THE organiser of a key independence event who has been diagnosed with MND has vowed he will be there even if it means being stretchered in from hospital.

Mike Blackshaw has continued to organise the Big Indy Debate, this Tuesday, from his hospital bed, helped by National columnist Lesley Riddoch who has called on people to make it a sell-out to reward his commitment.

He was diagnosed with MND a few weeks ago and is suffering from other health problems but still used a recent hospital stay to sign up five people to CND. He is also offering free tickets for the debate to staff at Edinburgh’s Royal Infirmary who are off duty on Tuesday.

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Riddoch said he had been calling her from hospital “with his old laptop sitting on his stomach as staff buzzed around him”. She said it was typical of Blackshaw, Edinburgh’s Yes Hub organiser.

“Tenacious is just too small a word for him,” said Riddoch. “We’ve been texting, calling and emailing throughout his hospital stay to cope with changing panellists and the changing feeling about Covid precautions.

“It’ll be a great Yes night – and an extra special one for Mike. And I hope folk will come.”

Now back at home, Blackshaw told the Sunday National: “After the amount of work volunteers at the Yes Hub have put into this debate, I’m not going to let three or four hours of discomfort put me off going. I have pain whether I am at the Queen’s Hall or not.”

He said he would like to see the venue full on Tuesday night – not to bring some much-needed revenue into the Edinburgh Yes Hub but to show that the independence movement is “not dead and there is more to come”.

The National: Saor Alba Pipes and Drums. Photograph: Colin Mearns

“We have got to keep campaigning,” said Blackshaw who has organised two previous well-attended indy nights at the Queen’s Hall and was co-organiser of the rally outside Holyrood on “Brexit Day” January 31, 2020, when 3000 protesters gathered along with the Saor Alba pipe band, the Indy Choir and a succession of pro-independence, anti-Brexit speakers.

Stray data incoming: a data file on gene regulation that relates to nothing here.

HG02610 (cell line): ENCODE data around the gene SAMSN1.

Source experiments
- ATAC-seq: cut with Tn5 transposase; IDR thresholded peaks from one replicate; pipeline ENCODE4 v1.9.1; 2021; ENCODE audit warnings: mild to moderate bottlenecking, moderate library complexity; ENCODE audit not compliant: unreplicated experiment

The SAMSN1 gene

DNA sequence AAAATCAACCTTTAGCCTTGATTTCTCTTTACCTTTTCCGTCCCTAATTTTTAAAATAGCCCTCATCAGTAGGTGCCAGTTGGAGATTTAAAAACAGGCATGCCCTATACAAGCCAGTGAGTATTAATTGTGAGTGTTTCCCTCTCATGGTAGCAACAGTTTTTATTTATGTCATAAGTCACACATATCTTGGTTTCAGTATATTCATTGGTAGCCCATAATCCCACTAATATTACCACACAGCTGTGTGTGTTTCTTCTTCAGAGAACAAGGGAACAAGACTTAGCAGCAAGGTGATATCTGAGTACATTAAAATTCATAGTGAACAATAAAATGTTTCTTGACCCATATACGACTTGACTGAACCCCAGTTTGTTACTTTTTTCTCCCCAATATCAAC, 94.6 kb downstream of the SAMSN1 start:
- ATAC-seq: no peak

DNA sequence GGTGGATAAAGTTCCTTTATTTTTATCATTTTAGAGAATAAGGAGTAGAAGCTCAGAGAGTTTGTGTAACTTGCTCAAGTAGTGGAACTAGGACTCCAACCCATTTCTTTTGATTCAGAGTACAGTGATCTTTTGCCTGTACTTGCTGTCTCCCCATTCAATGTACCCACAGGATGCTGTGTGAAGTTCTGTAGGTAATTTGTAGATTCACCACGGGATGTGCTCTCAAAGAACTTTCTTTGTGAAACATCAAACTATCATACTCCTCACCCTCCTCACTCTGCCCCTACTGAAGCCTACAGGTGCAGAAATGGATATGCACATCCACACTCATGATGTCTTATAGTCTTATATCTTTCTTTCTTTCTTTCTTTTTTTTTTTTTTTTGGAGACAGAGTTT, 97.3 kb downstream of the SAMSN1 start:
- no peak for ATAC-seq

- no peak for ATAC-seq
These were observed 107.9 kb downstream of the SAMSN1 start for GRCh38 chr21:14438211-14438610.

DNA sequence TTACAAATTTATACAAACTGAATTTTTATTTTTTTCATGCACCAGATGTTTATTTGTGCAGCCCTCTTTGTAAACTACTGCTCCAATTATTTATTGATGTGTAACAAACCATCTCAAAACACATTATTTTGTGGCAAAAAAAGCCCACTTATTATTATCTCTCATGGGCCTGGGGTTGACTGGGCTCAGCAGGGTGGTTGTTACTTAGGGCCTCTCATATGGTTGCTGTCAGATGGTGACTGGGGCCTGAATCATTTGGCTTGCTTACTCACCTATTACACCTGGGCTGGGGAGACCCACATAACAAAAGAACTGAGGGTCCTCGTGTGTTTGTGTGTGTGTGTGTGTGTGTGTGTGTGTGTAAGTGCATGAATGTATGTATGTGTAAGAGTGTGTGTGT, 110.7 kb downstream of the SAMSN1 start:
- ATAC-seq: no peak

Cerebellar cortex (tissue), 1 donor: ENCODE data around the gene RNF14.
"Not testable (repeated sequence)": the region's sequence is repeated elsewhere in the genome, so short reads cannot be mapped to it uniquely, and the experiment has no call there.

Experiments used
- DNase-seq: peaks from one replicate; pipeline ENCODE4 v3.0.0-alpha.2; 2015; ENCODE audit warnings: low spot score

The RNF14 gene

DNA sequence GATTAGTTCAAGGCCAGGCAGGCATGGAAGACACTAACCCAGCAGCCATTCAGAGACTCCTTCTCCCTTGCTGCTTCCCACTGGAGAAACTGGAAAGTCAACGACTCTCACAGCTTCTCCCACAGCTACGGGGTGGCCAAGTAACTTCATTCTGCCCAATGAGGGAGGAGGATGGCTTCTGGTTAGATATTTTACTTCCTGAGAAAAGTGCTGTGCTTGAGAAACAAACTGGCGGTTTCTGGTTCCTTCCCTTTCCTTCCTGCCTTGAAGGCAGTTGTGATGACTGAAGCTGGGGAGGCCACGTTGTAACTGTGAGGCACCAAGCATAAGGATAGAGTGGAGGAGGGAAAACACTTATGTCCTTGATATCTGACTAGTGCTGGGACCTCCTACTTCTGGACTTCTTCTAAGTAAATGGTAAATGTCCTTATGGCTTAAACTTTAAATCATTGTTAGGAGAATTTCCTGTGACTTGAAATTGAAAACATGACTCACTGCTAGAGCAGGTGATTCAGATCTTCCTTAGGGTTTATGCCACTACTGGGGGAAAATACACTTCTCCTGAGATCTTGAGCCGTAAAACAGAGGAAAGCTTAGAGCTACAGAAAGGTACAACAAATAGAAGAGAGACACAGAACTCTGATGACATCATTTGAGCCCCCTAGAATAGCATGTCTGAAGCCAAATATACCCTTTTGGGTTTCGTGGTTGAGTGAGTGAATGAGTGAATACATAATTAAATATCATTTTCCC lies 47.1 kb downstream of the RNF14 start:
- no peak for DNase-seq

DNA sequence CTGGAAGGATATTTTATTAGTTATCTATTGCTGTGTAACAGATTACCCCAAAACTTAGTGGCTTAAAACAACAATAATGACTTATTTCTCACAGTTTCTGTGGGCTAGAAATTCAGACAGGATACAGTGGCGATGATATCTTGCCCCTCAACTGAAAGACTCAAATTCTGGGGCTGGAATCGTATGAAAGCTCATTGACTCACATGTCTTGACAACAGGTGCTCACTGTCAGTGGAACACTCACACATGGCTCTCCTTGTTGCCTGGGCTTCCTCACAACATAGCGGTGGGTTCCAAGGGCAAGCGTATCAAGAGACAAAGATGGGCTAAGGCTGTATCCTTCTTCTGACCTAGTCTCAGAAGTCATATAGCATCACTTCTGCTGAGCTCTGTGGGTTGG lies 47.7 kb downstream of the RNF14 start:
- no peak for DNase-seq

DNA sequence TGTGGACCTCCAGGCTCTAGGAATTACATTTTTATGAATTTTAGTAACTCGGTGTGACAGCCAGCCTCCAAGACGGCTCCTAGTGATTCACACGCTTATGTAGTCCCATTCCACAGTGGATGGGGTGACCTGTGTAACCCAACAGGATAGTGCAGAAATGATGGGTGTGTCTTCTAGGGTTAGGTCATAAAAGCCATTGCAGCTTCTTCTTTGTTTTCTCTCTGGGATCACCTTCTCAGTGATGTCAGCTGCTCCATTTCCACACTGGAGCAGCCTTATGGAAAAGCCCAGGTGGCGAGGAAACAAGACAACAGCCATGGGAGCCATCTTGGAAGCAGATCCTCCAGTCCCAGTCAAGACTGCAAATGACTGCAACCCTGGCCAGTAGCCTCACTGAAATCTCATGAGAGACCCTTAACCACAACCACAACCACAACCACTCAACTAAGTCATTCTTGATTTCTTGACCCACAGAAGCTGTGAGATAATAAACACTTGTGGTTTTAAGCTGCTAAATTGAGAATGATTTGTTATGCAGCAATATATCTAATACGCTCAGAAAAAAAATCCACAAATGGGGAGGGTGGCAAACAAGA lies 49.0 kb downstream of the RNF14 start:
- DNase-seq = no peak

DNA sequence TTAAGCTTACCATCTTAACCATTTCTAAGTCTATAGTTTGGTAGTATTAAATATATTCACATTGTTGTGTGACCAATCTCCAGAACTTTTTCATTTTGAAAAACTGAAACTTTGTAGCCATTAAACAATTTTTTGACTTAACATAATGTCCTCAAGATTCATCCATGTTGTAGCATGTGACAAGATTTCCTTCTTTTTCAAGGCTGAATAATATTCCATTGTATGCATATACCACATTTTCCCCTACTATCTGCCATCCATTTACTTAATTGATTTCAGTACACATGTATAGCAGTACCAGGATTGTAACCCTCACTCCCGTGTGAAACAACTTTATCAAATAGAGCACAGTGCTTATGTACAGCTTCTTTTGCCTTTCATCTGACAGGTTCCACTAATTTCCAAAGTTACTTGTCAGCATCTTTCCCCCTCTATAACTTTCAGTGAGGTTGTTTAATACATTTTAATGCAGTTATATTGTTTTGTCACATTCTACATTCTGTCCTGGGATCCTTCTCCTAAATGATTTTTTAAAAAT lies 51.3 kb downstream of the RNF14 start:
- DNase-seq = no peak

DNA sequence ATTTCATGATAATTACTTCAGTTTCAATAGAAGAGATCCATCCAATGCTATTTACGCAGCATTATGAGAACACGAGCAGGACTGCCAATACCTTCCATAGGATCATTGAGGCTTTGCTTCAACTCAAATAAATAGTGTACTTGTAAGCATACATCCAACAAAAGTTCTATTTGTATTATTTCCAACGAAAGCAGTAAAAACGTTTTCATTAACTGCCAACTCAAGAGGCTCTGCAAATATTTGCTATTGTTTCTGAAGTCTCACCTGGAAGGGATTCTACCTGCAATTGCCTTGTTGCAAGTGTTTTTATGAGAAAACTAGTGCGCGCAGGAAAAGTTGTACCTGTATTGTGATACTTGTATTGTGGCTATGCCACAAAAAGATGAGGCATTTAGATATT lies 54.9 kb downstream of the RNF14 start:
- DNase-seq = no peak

“That fabulous event apart, we couldn’t campaign properly during Brexit negotiations because people didn’t know exactly what was going to happen or when and once Brexit was a done deal, the pandemic came upon us.

“Now we can come together but some people are angry because we don’t have a referendum date and others think no-one is talking about independence.

“This debate is a way for Yessers to ask questions of people from various organisations with very different views. Michelle Thompson and Robin McAlpine are not going to agree, for example, but it is important that people come out, ask their questions and get rid of their frustrations.”

He stressed the event would be Covid-safe as Queen’s Hall staff had worked hard all summer with festival performances and were now skilled at organising Covid-compliant events that are still lively and spontaneous.

“I hope Edinburgh folk will take this chance to reconnect and boost their indy energy levels before the next indyref campaign begins and while the more relaxed summer Covid rules means a good night out is still possible,” said Blackshaw.

Riddoch said there would be a seat between “bubbles” and masks would be worn throughout except by those who are exempt.

“This makes it as safe a big indoor Yes gathering as we can put together – and given the imminent arrival of vaccine passports, perhaps the last big one of the summer,” she said.

“The panel are great – and ready for all the questions politicians usually duck. Andy Paterson’s new satire spot will be a surprise and we have some stalwart Yes-supporting singers too.”

Doors open at 6.30pm and the event starts at 7.30pm